More than 3.5 million skin cancers are diagnosed each year in the United States, making it the most prevalent of all cancers. It is more common than cancer of the breast, prostate, lung, and colon combined. It is estimated that 20% of Americans will develop skin cancer in their lifetime. Although it is very widespread, there is some good news:


  • Since most skin cancers are caused by excessive sun exposure, prevention measures can significantly reduce your risk of getting skin cancer
  • Awareness of skin cancer warning signs enables treatment at an early stage thereby minimizing the risk of spreading or recurrence




Basal and squamous cell cancers (keratinocyte cancers) are the most common forms of skin cancer. They are found mainly on parts of the body exposed to the sun, such as the head and neck. These cancers rarely spread elsewhere in the body and are much less likely than melanomas to be life threatening. Although they grow very slowly, both of these types of skin cancer can become quite large and affect nearby tissues. Scarring, disfigurement, or even functional loss may be the outcome if they are ignored or left untreated.

Basal Cell Carcinoma

Squamous Cell Carcinoma

Squamous Cell Carcinoma

Basal Cell Carcinoma








Melanomas can occur anywhere on the body but certain locations are at higher risk. Women are most commonly affected on the legs, neck, and face while the chest and back have the highest incidence in men. Melanomas can be much more invasive than basal cell and squamous cell cancers, but are almost always curable in their early stages. Disability and death can result if melanoma spreads to other parts of the body.




Basal cell carcinomas have a range of appearances. They may appear flat, firm, and pale in color but can develop as a small, raised, pink or red growth on your skin. A characteristic translucent, shiny, or waxy surface may be evident. They also may be prone to bleed after a minor injury. Multiple small blood vessels may be apparent on the surface. Sometimes the central portion of the lesion may have a crater-like depression and blue, brown, or black areas may be present. Large basal cell carcinomas may have oozing or crusted areas.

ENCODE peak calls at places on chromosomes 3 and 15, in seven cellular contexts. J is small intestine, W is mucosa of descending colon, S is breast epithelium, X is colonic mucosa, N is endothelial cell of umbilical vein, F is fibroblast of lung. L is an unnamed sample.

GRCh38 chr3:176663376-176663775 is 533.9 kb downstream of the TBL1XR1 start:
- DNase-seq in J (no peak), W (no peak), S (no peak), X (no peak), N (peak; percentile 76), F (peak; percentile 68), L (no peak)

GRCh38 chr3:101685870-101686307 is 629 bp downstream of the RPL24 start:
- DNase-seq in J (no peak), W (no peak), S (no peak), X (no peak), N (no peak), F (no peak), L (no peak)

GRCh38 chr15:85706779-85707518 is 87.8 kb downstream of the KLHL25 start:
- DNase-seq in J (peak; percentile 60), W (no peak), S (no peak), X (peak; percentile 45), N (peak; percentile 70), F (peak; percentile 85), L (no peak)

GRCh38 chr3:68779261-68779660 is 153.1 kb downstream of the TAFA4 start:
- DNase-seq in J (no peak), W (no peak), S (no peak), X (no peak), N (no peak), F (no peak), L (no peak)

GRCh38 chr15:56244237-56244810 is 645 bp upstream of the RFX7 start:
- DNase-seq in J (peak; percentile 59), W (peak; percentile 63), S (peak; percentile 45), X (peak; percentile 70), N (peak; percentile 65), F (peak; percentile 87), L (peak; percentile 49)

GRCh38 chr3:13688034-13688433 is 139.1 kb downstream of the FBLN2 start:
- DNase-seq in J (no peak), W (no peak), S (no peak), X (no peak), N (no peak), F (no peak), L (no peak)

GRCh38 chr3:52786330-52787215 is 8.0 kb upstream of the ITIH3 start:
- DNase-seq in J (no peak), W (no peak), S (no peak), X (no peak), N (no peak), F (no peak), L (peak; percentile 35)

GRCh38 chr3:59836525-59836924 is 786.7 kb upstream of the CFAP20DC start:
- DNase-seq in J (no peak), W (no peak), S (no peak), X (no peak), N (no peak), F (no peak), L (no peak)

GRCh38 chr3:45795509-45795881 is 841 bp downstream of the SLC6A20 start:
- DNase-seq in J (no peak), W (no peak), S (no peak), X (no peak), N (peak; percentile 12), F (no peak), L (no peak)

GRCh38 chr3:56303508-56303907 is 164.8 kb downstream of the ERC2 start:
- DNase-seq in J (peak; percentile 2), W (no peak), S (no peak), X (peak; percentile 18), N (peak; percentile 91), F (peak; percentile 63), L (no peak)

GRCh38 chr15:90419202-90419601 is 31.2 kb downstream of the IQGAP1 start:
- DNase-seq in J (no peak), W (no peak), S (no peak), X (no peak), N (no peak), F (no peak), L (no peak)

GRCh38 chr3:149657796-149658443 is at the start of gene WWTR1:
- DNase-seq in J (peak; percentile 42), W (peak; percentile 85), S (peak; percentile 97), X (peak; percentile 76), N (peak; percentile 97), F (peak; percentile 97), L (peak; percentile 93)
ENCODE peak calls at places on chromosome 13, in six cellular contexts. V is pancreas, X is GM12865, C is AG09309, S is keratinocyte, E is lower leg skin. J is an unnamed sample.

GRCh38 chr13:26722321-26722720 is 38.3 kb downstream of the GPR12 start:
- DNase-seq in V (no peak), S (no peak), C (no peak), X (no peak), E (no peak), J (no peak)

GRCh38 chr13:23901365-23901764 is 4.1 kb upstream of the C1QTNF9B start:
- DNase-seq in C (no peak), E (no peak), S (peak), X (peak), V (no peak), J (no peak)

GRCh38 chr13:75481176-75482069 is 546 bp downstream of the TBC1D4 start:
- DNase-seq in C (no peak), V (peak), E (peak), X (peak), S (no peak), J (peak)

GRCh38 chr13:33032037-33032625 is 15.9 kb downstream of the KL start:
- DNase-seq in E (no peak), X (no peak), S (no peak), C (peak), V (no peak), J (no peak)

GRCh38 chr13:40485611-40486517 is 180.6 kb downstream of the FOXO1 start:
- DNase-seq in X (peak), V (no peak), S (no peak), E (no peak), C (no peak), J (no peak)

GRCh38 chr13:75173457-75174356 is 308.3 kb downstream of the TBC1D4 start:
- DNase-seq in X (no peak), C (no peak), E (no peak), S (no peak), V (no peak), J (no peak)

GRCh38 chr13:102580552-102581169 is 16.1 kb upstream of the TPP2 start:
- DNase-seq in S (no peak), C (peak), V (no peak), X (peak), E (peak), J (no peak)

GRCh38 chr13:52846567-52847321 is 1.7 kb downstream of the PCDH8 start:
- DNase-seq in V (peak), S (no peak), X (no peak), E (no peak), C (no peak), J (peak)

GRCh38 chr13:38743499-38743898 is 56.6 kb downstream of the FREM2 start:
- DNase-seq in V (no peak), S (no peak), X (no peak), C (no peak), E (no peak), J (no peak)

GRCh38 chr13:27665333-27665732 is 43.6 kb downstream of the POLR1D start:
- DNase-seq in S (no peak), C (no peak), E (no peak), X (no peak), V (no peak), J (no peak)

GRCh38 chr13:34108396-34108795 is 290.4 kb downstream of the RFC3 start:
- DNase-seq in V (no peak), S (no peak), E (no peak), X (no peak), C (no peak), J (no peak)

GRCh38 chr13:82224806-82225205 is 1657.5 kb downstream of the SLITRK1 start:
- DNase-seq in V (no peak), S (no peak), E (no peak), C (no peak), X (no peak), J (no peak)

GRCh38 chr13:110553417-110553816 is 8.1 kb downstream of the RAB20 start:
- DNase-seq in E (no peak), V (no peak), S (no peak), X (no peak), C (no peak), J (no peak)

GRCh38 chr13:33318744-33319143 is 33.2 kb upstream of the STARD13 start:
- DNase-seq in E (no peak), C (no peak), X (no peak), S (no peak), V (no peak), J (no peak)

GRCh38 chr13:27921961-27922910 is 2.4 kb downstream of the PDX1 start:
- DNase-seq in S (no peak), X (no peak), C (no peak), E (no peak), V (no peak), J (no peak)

Squamous cell carcinomas typically look like lumps that will gradually increase in size if left untreated. The surface is usually rough, scaly, and crusted. These carcinomas may also appear as flat red patches that grow very slowly.

Melanomas are flat or raised pigmented areas on the skin that appear to change in size, shape, or color over time. They also frequently look different from moles or skin pigmentation present elsewhere on your body.

The ABCD rule is a guide for any signs of change in a pigmented skin lesion that should immediately be brought to the attention of your doctor:

(A) Asymmetry – meaning each half of the skin lesion or growth appears different

(B) Border irregularity – meaning the edge of the lesion is uneven

(C) Color irregularity – meaning the color of the lesion is not uniform and may have several different shades

(D) Diameter – meaning the diameter is relatively large (over 5 mm)

The ABCD rule does not apply in every case, so it is important to be aware of any changes that occur in skin lesions that have been present for a long time. In addition, new skin lesions or lesions that look different from the rest of your moles need to be carefully monitored.

An annual body check by a physician is especially important if you have a history of extensive sun exposure. Any lesions that develop ulcerations and are eroding or enlarging need to be evaluated.

In the next blog, prevention and treatment of skin cancers will be discussed.